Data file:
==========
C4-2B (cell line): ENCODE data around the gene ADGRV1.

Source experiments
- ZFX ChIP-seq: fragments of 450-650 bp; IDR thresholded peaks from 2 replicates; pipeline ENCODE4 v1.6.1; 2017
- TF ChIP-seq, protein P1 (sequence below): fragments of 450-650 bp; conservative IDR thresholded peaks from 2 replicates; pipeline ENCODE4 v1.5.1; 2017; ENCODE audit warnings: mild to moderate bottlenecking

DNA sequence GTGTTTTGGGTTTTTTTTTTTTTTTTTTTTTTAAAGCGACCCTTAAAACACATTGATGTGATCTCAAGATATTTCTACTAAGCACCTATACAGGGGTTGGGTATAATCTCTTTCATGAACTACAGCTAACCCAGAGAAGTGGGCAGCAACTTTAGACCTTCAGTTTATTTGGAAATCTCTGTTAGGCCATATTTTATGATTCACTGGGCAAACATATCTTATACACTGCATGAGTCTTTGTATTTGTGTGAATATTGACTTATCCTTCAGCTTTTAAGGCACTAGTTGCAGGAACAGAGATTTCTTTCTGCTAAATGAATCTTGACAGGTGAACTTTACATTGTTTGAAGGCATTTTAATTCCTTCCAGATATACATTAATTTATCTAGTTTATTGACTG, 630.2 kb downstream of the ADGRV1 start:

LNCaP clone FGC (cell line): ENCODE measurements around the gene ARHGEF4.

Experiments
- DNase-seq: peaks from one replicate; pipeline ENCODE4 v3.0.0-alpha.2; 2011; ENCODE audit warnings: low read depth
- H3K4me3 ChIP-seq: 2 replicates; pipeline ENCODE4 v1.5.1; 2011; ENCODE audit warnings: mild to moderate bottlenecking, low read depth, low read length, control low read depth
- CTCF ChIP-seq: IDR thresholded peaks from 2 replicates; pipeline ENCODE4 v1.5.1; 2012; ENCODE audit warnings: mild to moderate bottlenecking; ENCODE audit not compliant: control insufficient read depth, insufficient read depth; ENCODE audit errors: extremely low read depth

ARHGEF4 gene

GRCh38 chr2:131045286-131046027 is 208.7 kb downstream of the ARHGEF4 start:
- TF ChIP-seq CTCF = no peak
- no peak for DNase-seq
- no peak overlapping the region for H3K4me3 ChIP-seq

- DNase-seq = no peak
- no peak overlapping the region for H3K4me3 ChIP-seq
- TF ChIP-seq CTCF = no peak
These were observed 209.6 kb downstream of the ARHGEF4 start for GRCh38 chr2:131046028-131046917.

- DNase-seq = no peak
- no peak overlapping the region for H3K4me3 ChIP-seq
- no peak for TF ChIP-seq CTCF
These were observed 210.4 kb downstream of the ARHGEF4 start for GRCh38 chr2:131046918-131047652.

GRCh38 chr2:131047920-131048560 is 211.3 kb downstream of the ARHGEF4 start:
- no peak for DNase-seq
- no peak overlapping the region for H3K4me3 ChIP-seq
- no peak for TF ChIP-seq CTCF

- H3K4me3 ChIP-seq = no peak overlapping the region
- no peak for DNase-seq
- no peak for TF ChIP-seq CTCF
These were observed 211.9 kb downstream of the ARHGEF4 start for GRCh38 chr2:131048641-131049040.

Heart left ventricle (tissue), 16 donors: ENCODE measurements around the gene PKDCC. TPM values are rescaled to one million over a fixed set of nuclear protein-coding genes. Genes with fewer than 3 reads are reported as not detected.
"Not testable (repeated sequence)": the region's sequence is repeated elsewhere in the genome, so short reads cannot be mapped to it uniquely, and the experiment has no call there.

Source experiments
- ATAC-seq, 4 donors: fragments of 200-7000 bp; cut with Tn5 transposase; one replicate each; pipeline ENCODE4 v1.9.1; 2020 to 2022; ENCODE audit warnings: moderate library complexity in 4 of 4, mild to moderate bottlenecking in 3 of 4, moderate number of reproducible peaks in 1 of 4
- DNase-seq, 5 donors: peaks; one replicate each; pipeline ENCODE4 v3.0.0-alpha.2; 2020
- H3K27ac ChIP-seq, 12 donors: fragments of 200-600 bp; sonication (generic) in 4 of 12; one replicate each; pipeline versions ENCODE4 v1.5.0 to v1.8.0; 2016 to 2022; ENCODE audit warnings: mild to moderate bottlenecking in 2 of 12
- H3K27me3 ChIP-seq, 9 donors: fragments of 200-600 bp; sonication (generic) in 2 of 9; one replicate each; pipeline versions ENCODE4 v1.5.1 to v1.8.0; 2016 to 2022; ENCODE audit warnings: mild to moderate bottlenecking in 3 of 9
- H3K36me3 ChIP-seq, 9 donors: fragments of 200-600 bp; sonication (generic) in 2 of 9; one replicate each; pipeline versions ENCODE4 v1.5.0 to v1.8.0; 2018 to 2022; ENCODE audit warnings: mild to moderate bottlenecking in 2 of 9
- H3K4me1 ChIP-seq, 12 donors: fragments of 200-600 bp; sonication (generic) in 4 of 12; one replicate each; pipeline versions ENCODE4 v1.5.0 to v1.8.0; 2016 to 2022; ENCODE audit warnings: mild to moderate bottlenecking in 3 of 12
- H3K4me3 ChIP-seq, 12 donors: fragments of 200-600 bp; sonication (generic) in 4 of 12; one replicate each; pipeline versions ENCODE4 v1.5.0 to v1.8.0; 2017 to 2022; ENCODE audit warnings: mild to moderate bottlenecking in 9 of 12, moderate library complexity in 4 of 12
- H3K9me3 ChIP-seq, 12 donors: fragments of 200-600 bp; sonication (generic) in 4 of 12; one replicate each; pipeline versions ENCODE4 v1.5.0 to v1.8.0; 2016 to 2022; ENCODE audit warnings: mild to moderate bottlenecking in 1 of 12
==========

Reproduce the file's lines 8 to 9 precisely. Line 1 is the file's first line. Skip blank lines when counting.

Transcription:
- DNase-seq: peaks from one replicate; pipeline ENCODE4 v3.0.0-alpha.2; 2011; ENCODE audit warnings: low read depth
- H3K4me3 ChIP-seq: 2 replicates; pipeline ENCODE4 v1.5.1; 2011; ENCODE audit warnings: mild to moderate bottlenecking, low read depth, low read length, control low read depth